St. Mary’s church in Byfleet is a must-visit place if you have an interest, as I presume we all do, in the Great War…
…as it contains what is surely one of the finest collections of battlefield wooden crosses anywhere in the U.K.
Amazingly, you will find practically all the names on the crosses inscribed here on the Roll of Honour. How so many crosses of local men were acquired is quite beyond me. Anyone know?
Note the Graves Registration Unit tag on the October 1915 cross above; in time the G.R.U. became the Imperial War Graves Commission (see October 1917 cross below), and now, of course, the Commonwealth War Graves Commission.
There are a number of other posts about Byfleet elsewhere on this site – use the Search box – but for a follow-up to this one, click here.
I am researching the memorials on this page, and am wondering whether you would mind contacting me on my e-mail address please?
You were querying how the wooden crosses in St Mary’s Church Byfleet, came to be there. The idea was apparently thought up and financed by the local benefactor, Frederick Cornelius Stoop, of West Hall, in gratitude for the safe return his two sons (both England Rugby internationals) from the war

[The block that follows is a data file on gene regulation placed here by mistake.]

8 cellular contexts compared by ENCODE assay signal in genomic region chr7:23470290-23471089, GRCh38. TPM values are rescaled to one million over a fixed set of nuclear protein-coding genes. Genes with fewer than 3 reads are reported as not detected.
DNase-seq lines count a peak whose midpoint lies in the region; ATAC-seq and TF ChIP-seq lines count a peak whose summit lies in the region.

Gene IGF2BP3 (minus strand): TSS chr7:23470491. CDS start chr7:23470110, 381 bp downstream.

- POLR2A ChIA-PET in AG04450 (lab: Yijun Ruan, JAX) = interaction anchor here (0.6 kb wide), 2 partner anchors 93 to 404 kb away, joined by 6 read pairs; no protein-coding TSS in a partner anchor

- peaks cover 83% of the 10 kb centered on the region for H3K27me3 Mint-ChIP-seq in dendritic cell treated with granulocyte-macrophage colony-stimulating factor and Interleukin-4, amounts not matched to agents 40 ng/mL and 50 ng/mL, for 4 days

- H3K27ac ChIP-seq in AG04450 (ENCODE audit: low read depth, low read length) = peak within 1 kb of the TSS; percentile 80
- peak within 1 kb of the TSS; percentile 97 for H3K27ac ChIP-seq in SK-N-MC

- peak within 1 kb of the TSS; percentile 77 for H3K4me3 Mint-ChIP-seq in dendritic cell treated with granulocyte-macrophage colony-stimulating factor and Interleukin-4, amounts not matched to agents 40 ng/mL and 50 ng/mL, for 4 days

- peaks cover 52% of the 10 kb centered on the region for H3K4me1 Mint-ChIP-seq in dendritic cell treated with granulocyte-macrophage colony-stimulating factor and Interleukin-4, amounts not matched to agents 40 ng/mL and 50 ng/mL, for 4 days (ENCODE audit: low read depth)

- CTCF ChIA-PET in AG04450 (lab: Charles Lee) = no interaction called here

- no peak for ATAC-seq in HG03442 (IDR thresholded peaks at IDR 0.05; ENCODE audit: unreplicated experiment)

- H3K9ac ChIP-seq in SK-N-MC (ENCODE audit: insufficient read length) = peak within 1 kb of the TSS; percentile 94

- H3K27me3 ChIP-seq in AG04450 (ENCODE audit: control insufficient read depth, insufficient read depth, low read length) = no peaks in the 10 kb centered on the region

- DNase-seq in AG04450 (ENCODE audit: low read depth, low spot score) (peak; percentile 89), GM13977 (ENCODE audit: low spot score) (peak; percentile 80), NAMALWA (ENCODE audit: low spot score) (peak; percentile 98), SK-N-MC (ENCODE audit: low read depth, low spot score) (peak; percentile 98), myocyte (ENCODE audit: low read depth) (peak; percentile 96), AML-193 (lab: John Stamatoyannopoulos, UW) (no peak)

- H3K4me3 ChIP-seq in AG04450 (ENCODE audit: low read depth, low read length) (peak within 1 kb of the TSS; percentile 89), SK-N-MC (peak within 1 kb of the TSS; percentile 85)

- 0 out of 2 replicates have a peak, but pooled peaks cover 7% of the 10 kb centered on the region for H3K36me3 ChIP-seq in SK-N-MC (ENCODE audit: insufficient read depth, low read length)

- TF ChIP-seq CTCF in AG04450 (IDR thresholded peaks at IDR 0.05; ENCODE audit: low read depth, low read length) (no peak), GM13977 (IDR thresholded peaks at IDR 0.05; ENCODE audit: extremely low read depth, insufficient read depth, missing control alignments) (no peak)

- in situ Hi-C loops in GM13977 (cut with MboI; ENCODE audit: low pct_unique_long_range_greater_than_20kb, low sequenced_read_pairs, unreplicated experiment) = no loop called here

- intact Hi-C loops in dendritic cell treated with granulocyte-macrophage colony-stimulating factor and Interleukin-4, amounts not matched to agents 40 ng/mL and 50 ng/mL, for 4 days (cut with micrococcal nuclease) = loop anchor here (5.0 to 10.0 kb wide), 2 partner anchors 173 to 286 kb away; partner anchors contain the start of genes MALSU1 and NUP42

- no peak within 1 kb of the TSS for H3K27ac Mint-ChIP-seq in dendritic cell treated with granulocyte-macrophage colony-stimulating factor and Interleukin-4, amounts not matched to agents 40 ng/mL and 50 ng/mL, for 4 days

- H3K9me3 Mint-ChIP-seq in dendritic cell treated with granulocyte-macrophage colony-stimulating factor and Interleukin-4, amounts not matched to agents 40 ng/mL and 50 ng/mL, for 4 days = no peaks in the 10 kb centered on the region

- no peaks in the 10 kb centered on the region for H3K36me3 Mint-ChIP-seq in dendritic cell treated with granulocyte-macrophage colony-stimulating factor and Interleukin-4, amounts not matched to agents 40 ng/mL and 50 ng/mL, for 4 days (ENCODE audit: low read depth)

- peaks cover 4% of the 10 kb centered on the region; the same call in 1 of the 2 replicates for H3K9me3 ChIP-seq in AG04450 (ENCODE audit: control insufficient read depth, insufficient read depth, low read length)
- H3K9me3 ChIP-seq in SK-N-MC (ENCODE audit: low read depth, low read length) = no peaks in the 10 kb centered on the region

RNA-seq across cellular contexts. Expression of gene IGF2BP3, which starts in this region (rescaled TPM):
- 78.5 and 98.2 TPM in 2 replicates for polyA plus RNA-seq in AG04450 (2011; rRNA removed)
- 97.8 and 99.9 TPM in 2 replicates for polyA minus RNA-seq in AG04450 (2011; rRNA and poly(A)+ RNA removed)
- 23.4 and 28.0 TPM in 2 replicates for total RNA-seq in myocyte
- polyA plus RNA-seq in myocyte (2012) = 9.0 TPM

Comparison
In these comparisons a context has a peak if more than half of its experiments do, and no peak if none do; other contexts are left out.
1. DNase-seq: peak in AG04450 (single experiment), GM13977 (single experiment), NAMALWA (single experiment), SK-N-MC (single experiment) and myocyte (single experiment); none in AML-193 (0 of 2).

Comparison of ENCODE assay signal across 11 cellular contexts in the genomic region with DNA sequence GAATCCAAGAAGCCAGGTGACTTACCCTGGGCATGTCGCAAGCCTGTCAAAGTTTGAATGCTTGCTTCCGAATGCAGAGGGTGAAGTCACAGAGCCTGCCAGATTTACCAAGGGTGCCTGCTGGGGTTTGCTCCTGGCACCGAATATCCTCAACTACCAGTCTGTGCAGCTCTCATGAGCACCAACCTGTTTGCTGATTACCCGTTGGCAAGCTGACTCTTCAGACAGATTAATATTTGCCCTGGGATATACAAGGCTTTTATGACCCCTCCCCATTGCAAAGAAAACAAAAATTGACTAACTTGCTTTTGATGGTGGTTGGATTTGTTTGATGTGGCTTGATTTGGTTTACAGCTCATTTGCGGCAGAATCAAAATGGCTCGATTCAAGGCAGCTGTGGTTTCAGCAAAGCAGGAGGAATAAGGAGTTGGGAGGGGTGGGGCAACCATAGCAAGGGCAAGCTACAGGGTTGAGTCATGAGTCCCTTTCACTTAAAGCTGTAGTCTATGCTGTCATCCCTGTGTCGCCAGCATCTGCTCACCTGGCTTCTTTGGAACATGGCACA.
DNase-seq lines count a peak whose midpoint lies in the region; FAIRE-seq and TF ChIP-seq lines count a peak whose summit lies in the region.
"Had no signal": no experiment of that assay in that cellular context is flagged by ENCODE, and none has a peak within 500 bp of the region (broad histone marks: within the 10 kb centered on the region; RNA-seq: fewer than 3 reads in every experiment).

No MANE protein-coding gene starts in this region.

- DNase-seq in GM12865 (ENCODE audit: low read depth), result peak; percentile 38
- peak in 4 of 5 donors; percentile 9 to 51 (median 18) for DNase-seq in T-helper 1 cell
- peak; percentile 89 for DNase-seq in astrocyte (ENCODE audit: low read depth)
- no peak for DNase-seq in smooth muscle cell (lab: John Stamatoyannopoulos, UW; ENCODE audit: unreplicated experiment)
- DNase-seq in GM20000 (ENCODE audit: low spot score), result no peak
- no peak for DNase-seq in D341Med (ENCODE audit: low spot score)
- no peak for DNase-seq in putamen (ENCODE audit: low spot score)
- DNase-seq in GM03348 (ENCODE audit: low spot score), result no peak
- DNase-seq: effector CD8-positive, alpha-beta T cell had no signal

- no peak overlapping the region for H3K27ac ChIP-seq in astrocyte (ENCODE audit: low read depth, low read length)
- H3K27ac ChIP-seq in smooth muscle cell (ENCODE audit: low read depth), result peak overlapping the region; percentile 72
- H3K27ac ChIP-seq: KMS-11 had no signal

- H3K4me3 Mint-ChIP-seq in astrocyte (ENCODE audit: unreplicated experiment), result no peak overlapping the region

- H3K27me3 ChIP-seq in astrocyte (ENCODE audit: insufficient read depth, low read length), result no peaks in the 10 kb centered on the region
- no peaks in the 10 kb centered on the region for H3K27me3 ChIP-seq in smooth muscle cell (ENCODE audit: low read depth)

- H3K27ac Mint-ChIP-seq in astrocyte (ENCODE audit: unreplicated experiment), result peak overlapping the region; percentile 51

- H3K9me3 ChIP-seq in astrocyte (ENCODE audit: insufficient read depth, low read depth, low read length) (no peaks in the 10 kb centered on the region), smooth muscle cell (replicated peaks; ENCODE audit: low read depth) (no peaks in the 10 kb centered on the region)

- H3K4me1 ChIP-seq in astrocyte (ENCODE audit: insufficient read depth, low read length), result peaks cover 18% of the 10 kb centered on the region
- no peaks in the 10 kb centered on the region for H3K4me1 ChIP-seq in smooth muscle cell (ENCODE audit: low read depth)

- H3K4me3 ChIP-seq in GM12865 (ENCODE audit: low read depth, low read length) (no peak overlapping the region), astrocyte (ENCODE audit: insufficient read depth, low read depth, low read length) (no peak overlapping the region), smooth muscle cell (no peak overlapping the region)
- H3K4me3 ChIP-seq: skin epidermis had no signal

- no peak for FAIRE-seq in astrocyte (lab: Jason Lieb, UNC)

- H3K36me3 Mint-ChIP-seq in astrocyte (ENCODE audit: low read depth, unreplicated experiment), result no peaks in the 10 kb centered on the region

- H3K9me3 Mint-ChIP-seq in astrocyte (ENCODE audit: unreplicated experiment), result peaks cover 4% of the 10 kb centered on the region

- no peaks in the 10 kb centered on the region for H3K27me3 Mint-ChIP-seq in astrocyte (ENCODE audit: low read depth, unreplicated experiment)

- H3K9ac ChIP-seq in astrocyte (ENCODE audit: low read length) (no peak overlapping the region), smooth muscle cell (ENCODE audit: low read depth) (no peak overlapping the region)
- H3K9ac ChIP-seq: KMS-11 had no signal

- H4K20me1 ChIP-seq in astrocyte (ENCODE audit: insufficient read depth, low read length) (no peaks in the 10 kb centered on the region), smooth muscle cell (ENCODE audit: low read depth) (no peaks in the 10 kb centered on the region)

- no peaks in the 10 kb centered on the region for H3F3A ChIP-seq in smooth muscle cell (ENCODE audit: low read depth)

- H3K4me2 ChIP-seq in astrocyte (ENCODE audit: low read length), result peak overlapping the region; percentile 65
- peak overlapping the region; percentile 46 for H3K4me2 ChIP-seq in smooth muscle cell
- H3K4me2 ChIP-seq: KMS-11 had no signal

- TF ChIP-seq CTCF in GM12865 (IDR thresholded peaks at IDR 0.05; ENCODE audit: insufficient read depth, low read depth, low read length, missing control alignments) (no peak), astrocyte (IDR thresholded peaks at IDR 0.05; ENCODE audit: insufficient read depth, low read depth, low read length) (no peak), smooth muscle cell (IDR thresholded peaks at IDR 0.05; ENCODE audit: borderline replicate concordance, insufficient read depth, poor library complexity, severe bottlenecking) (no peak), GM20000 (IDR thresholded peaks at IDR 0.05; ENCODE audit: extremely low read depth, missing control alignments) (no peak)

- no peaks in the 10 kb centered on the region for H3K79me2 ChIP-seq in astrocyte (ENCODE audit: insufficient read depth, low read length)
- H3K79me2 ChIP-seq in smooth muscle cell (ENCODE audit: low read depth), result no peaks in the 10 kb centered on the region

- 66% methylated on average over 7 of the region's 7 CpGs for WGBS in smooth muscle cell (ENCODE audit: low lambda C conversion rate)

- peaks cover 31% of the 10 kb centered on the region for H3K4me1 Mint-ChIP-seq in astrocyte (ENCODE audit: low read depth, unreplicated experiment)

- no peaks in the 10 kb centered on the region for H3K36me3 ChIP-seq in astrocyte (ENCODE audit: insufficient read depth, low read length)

I was indeed Jim. Thanks for the info. Glad to see you’ve signed up for posts, by the way.
Hi. There’s a bit more information here on how these crosses came back, It was part of a scheme set up by the WGC/IWGC at the end of the war. With requested crosses collected or returned by the lorry load at one point. Some very much became proto-memorials in local churches before the stone memorials we now see were built. The practice continued for several years after the end of the conflict with The British Legion, Toc H and various church charities getting involved in distributing and placing them. It is believed that more than ten thousand were returned, they exist in over 450 (and counting locations) and probably near a thousand still exist. Curiously, or perhaps not, we still don’t have a full survey for Byfleet, large collections take quite a lot of work to catalogue! Byfleet is as far as I’m aware the largest collection in a British Parish church, with Cavendish in Suffolk coming second. Cheltenham and Bradfield College also have large collections. More info here on the project in general. http://thereturned.co.uk/the-grave-markers/
Returned from the Front.
We have full details of those commemorated by the wooden crosses in St Mary’s Church, Byfleet, including some who were not directly connected with the parish. There is information in my book, ‘Byfleet and the Great War’ (Second edition), including some photographs, and there are also details in the church guide book.
Hello Nick. Thank you very much for that, particularly the bit about the lorries. Seriously. And whilst looking for something entirely different since your comment, I came across a postcard of a cemetery with crosses stacked awaiting collection which will appear in a post very soon. With regard to Byfleet, which I have revisited since to take further photos – any I missed first time round etc – Jim is your man (above), but if I can be of any help just shout.